I had an epiphany of sorts yesterday during a conversation with Tim Terry, about following God’s law, or Torah. I have been asked many questions, and been in my share of arguments over the topic of Torah Observance. The usual statement that I hear is “Jesus did away with the Law” or, “Isn’t that Legalistic?” or, “Those things are for the Jews – that was given to the Jews.” Tim has had his share of these same conversations, and is currently in an online dialog with a Pastor who used these same arguments.
Let’s tackle the first one, “Jesus did away with the Law”. In answering this statement, it only takes one passage; Mat 5:17 says “Think not that I am come to destroy the law, or the prophets: I am not come to destroy, but to fulfill.” That seems pretty self explanatory, but people tend to think that what He was really saying is “I didn’t come to destroy them, but as soon as I have fulfilled them, you are under no obligation to do any of them ever again.” That is not what He said.
And the Second one; “Isn’t that Legalistic?” Jews in the first century had no concept of Legalistic. Their entire lives were encompassed by the rules of Torah. Of course it was Legalistic – But, that same word that is used for “Law” is the same word for Torah. Consequently, we (like Paul, Timothy, John, James, Peter, Jesus, and any other follower of Jesus in the first century) are “Torahistic”. I refuse to stop doing what God tells me to do based on misinformation handed down by the mainstream church. The Law is Gods instructions. Somehow, this has turned into a condemnable offence to Christians as a whole, because of faulty teaching concerning God's Instructions.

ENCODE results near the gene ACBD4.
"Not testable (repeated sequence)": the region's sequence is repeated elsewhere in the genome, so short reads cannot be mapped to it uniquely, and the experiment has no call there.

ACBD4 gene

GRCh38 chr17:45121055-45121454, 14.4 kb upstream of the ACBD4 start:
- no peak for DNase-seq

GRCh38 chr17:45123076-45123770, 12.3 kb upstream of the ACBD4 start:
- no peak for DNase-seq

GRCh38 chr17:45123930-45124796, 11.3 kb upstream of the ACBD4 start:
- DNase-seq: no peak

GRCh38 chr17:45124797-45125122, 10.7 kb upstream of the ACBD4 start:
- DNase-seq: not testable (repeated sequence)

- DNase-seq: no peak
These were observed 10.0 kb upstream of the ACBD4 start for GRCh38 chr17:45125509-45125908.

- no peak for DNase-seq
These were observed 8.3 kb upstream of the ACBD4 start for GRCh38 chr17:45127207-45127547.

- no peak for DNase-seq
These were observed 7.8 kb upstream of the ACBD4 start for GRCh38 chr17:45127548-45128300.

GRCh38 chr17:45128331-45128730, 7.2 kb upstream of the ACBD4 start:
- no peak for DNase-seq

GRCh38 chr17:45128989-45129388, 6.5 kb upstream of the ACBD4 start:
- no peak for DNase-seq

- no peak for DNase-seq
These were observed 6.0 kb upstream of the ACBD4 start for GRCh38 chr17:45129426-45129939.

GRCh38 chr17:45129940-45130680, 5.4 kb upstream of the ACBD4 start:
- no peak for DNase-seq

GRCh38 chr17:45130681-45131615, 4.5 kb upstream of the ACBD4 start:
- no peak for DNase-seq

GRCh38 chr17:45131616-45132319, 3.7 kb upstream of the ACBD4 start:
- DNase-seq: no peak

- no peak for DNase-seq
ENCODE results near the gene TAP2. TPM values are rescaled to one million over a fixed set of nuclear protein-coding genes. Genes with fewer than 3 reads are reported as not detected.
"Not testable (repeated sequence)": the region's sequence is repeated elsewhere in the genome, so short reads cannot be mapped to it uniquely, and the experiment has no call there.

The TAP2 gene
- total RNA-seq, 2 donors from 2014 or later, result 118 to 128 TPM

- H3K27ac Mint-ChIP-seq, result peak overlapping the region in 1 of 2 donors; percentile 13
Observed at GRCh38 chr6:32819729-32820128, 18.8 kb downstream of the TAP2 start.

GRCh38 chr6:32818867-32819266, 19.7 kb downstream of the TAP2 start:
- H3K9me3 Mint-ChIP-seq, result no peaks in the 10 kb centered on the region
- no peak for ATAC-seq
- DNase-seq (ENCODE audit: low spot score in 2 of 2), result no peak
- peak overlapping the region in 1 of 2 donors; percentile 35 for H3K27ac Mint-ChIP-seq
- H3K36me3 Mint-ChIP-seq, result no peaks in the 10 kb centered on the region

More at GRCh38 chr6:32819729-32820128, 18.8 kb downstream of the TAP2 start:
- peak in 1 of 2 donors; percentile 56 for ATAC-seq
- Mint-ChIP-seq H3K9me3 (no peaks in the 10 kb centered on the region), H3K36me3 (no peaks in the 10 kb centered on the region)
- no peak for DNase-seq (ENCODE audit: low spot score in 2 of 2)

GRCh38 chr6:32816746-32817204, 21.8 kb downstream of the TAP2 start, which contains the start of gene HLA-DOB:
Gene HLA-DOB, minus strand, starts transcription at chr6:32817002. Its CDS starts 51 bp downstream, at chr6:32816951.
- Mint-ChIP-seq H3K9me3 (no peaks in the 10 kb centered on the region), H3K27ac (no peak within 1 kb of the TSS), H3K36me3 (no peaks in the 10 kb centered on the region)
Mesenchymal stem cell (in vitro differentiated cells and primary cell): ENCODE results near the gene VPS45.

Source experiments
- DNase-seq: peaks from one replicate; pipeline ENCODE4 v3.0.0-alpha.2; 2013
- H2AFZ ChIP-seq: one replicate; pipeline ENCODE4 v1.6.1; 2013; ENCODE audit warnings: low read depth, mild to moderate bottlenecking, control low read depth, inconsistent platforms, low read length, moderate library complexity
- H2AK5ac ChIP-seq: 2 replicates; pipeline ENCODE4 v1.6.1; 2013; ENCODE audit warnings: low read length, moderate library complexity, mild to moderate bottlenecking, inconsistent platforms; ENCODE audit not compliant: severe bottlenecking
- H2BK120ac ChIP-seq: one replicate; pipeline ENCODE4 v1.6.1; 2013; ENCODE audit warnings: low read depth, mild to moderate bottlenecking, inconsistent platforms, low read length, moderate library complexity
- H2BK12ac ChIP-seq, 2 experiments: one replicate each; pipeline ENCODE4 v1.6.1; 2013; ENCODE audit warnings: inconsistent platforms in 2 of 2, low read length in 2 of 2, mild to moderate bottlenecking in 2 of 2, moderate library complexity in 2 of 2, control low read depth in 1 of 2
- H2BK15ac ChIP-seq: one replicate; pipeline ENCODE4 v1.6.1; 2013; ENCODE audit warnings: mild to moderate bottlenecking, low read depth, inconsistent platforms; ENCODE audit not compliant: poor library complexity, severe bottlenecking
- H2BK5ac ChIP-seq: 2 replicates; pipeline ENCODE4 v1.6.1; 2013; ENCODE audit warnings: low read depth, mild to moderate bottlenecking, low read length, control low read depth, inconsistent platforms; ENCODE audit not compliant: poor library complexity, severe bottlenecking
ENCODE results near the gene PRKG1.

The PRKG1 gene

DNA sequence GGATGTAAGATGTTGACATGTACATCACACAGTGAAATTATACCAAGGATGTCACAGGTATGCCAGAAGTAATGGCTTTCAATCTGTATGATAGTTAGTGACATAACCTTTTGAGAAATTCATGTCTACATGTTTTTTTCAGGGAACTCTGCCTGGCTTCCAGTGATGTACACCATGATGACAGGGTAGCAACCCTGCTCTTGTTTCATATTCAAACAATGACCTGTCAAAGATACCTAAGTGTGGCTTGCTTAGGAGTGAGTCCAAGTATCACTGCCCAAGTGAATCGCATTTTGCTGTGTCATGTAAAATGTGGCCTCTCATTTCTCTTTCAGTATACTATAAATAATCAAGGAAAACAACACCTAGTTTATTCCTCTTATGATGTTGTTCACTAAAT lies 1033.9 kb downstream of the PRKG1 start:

And lastly, lets look at “Those things are for the Jews – that was given to the Jews.”
For starters, Paul said that “There is no difference between the Jew and the Greek: for the same Lord over all is rich unto all that call upon him.” Rom 10:12.
If that wasn't clear enough, the book of James is written to the “twelve tribes which are scattered abroad.” James 1:1 -That is not us. This book is a favorite among Christians because it speaks of grace, yet it is clearly written to Jews.
Here is where the epiphany comes in; in Leviticus 19:3, “Ye shall fear every man his mother, and his father, and keep my Sabbaths: I [am] the LORD yvour God.”
Did you notice that these two Commandments are in the same sentence? If the Sabbath was for Jews, and the parent-obeying was for all, don’t you think that God would have mentioned it? He did not. He did not, because both Commandments are His Teaching, and because they are both His instruction, they hold equal ground.